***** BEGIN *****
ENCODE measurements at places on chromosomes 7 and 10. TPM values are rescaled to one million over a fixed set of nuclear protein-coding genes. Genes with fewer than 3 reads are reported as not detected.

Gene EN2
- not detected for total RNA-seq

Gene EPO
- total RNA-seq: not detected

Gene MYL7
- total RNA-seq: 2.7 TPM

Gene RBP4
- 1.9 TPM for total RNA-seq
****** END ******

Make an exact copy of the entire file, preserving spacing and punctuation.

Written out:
ENCODE measurements at places on chromosomes 7 and 10. TPM values are rescaled to one million over a fixed set of nuclear protein-coding genes. Genes with fewer than 3 reads are reported as not detected.

Gene EN2
- not detected for total RNA-seq

Gene EPO
- total RNA-seq: not detected

Gene MYL7
- total RNA-seq: 2.7 TPM

Gene RBP4
- 1.9 TPM for total RNA-seq